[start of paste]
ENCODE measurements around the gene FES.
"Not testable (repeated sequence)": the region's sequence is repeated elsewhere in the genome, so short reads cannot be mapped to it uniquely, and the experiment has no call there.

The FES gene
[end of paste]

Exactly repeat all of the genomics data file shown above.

ENCODE measurements around the gene FES.
"Not testable (repeated sequence)": the region's sequence is repeated elsewhere in the genome, so short reads cannot be mapped to it uniquely, and the experiment has no call there.

The FES gene